dialysis - page 2

Thinking of changing my job. Thinking of going from ICu nursing to dialysis. But I do not know anything about dialysis nursing. Anyone out there that can tell me if I am doing the right change. Very... Read More

  1. by   jmtmom
    Wow!

    Sounds like too much! I guess I should count my blessings. Maybe I find it a little overwhelming because I'm still so new. I'm learning the job pretty well, but I really don't care for the constant "hurry up" atmosphere. Get 'em on, get 'em off. I also don't care for being ultimately responsible for what the techs do. Don't get me wrong, there are some good techs. So good that it's a shame they're not licensed. But there are those who really don't care about the patients. All they care about is how fast they can get them on and off. I find my self running behind people making sure they have the right baths, making sure heparin pump syringe is in place, etc. They sign off of checking these things without really checking. I've caught errors quite a few times in my very short dialysis career.

    I have a feeling that I will like acutes a little better because of the autonomy. I am responsible for the patient that I dialyze. But obviously I must gain more experience to be able to handle being alone in a one to one situation. Although, I think I probably COULD handle my self pretty well. Since everything wouldn't be rush, rush, rush, hurry, hurry, hurry. But, like they say, the grass is always greener....

    What makes my job a challenge (at this early stage) is not that Mr. Jones' BP is low. It's that Mr. Jones' BP is low, AND Mr. Smith's dialyzer is clotted, AND Mrs. Green keeps moving her arm and setting off the arterial pressure alarm, AND Miss Thomas needs to come off so she can go to the bathroom, AND I haven't had a chance to draw up and pass my meds! Oh, and the tech is at lunch. And I'm still new. I've only been on my own for two weeks.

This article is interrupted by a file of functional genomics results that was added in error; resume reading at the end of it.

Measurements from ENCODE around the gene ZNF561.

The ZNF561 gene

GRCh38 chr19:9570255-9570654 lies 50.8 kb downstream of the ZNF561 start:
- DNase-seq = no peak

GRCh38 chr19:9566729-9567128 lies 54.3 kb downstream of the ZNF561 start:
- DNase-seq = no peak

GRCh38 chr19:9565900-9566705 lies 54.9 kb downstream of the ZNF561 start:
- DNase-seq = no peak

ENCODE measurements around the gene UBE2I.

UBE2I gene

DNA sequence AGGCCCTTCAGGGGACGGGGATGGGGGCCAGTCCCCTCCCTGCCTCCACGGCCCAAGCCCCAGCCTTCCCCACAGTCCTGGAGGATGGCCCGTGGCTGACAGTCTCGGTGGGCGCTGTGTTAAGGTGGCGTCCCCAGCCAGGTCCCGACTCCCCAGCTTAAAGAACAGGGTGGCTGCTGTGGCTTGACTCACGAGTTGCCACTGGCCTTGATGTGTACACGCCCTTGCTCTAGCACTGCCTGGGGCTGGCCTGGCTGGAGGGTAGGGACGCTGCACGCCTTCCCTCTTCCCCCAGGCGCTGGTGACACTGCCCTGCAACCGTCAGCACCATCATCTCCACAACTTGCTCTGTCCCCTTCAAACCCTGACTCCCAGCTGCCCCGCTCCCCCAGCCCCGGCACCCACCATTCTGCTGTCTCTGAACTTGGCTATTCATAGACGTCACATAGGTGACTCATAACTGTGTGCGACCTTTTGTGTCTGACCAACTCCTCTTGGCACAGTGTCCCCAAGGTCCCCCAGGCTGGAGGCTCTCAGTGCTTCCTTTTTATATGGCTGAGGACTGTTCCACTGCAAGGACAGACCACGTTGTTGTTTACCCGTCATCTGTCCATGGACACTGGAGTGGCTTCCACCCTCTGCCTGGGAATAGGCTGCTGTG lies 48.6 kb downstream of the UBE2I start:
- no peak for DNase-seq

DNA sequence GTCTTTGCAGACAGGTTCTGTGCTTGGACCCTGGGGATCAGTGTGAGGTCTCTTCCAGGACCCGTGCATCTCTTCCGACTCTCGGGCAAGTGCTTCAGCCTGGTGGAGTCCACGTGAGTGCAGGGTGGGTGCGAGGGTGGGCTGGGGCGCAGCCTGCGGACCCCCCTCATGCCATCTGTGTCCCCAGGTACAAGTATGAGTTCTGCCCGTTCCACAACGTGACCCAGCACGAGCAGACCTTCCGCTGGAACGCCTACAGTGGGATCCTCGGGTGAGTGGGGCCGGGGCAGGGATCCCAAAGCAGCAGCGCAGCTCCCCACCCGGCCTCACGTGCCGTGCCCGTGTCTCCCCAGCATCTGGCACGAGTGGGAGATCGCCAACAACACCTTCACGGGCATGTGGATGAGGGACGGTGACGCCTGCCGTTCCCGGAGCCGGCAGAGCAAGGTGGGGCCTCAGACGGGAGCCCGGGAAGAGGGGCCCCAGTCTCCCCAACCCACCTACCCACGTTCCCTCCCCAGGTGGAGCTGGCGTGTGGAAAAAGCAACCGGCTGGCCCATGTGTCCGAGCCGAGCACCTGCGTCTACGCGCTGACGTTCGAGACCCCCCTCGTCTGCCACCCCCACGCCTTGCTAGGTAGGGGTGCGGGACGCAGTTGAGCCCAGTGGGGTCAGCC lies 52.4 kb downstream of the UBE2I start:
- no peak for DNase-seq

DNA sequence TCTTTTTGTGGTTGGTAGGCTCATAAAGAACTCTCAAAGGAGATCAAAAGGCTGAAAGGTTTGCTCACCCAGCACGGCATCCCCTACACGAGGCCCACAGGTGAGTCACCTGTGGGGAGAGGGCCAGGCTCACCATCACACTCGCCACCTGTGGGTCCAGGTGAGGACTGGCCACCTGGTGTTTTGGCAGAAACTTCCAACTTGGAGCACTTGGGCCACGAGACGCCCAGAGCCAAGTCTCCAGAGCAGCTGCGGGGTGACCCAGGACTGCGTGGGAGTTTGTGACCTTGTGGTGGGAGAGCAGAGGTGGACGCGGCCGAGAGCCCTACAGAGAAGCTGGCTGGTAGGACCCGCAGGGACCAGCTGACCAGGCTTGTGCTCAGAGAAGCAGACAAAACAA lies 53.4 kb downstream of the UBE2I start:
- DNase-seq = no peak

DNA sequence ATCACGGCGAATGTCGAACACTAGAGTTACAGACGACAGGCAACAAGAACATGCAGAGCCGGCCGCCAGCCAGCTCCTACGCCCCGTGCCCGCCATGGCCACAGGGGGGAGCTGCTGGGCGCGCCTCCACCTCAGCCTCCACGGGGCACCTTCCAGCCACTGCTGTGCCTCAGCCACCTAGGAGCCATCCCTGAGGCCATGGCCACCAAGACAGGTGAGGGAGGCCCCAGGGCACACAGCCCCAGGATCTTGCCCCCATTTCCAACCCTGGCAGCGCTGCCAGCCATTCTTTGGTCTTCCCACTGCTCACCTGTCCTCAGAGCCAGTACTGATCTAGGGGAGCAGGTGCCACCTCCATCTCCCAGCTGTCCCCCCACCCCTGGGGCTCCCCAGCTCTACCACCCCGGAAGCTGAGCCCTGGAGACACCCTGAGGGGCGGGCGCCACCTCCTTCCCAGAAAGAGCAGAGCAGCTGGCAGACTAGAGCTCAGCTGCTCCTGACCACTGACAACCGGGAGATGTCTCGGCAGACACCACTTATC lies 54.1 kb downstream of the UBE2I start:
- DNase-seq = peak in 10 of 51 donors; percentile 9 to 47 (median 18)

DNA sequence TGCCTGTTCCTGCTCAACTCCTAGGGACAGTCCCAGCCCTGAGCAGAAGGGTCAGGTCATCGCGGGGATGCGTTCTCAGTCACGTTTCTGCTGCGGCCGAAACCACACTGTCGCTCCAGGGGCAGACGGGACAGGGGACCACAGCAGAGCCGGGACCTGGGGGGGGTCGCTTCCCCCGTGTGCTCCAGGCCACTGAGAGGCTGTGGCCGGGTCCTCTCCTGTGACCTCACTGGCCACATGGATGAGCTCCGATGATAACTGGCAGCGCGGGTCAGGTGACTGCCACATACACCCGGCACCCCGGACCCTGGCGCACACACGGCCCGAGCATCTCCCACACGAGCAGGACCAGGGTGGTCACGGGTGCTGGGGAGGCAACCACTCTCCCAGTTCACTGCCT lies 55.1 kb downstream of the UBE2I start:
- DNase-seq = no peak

I had a hard day Saturday; can you tell?

    I imagine things will get better. I remember feeling extermely overwhelmed when I started ICU as well, and things did get a lot better after about six months.

    I like dialysis. I think I will like it more later.

    Babs, how do you deal with all that you have to deal with??

    New2nursing:
    I'm sure you will get an interview. Nurses are needed everywhere. Plus you have an ICU background. When I interviewed, they really didn't ask me much, other than why I was leaving ICU, and could I deal with the paycut I was taking (I worked contingent in ICU at a higher hourly rate). It was almost as if I was interviewing THEM. I asked a lot of questions. Find out how many patients you would be responsible for at a time. What is the ratio of staff to patients. How many nurses/techs for how many patients? Will you be on call? How much overtime? It's good to read up on it some before you interview, although they won't drill you because they know you are new to dialysis. It's just nice to read for your own understanding of the process. The thing is, though, it's kind of hard to understand it until you're in it.

    Good luck. I'm sure you'll do fine.
  2. by   babs_rn
    jmtmom, a bad day in dialysis is STILL easier than a good day in the ED.

    Babs
  3. by   renerian
    Off the topic, when I give platelets on the one arm machine it is always alarming due to venospasm. They like when I give but hate when I come LOL, since the alarms keep going off. I feel bad for them......

    renerian
  4. by   new2nursing
    Thanks everyone for opening my eyes . I would like some input however on what to expect in the interview process. I will keep you up to date to what happens. I have my fingers crossed I will in the very least get an interview, but hopeful on getting a position.
  5. by   new2nursing
    Hi everyone, I am looking to get a little insight to the interview process and what to expect should I get an interview in the next week. Can anyone tell me what you were asked, and what things they ask?
    Thanks.....

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